Another thing you point out with the above scene is that wonderful switch from silly to serious that was so characteristic of Jack and Jennifer. The fun and the sometimes goofy are a wonderful part of what Jack and Jennifer are, Jennifer generally playing the straight man to Jack (when it comes to both humor and drama actually). It is a dynamic that works wonderfully with these two. But then, in the 2nd run, this is taken too far. With all of the anticipation about Matthew Ashford’s return to “Days” soon, this is a much discussed idea. Jack’s fans don’t want to see Jack made the buffoon as he was in the beginning of MA’s second run as Jack, but they do want him funny and witty. The goofy in this scene, for example, is right, but Jack falling down while ice skating in a ridiculous hat and such is not right. And yet . . . I see how they writers mistakenly crossed that line from clever, witty, funny, even goofy—to buffoonery. In this scene we see it. Jack bumps the counter, bumbles his way out the door—he’s a bit goofy. But he hasn’t gone too far. He’s still an incredibly serious character who plays humor well too—also, Jack is using humor to defuse a tense, overly emotional moment, which is something Jack does. Anyway, this level of silly in Jack is just right, and we know there’s an edge underneath it. I’m not really sure where I’m going with this thought, it’s just interesting to me how during the 2nd run, the writers saw the funny, but they crossed a line and took Jack somewhere they should not have into clown territory. Sorry, this comment’s a bit of a rambler, but those are some random thoughts your post inspires from me at 1:15 am.

  2. Doch! MP, I think, considering the name of your blog, I just committed a major faux pas and leaked a spoiler. I am so sorry.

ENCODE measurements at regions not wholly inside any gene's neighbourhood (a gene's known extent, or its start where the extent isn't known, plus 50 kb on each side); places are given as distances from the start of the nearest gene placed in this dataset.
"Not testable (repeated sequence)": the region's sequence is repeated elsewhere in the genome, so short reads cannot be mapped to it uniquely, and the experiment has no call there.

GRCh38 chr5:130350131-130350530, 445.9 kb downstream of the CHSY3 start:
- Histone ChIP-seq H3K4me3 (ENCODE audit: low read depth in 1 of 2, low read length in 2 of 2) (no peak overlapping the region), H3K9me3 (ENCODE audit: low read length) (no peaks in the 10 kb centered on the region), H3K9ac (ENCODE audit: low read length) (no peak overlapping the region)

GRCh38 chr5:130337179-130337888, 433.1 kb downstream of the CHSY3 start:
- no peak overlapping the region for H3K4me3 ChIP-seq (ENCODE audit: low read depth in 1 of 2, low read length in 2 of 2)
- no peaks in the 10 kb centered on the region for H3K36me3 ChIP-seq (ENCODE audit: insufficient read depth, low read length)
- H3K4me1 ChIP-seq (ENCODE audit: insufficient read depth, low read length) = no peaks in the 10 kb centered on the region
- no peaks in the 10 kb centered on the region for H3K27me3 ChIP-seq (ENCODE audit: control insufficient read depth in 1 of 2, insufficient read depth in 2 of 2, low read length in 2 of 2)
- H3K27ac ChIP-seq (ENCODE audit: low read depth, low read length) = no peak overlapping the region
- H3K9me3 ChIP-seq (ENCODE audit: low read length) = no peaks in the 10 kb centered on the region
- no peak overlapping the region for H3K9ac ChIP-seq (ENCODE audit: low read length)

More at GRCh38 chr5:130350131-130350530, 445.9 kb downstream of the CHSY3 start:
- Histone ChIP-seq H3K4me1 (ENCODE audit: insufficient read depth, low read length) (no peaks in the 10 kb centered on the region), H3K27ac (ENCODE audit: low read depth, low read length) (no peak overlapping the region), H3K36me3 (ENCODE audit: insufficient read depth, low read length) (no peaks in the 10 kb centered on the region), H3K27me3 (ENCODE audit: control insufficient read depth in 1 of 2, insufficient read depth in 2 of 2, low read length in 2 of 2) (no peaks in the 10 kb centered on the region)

3. No worries, Angie. 🙂 I haven’t been watching the current run, except in bits and pieces, so I’m not that concerned about spoilers. And even back in my most committed spoiler-free days, I always made an exception for casting spoilers.

    And I agree wholeheartedly with your comments about Jack becoming a clown. I’m not as big of a fan of the comedy for its own sake, but I like it a lot when it’s balanced with an underlying serious emotion. The little bits I’ve seen of later Jack go way too far in the goofy, comedy direction. So sad for such a complex character.

    I’ll be curious which version of Jack we get with MA’s return. Here’s hoping.

    • I’m not a fan of “clown” Jack either, and actually thought the show crossed a line into buffoonery with him a lot between 1990 and 1992. Mary, I’m not sure how far you’ve gotten into the Lawrence storyline, so I won’t spoil anything, but I disliked the way the missing heiress storyline seemed to subsume many of the other storylines and make them a sideshow to Jack/Jennifer antics.

      • I probably would have felt the same way back in 1990 if I had still been watching then—I remember having some resentment towards J&J even earlier on, when I thought they were getting more airtime and better stories than “my” couple. But from my current perspective, after experiencing 2000’s Days, all I ask is that the stories be good ones. 😉 And I am enjoying this story so far, on that score.